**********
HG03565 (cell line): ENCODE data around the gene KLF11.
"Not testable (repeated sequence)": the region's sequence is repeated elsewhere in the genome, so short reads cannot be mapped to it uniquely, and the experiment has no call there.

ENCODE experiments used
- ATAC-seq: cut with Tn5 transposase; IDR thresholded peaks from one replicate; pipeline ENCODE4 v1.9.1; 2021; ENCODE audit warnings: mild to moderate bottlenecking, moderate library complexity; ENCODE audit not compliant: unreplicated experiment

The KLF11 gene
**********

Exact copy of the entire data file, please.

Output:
HG03565 (cell line): ENCODE data around the gene KLF11.
"Not testable (repeated sequence)": the region's sequence is repeated elsewhere in the genome, so short reads cannot be mapped to it uniquely, and the experiment has no call there.

ENCODE experiments used
- ATAC-seq: cut with Tn5 transposase; IDR thresholded peaks from one replicate; pipeline ENCODE4 v1.9.1; 2021; ENCODE audit warnings: mild to moderate bottlenecking, moderate library complexity; ENCODE audit not compliant: unreplicated experiment

The KLF11 gene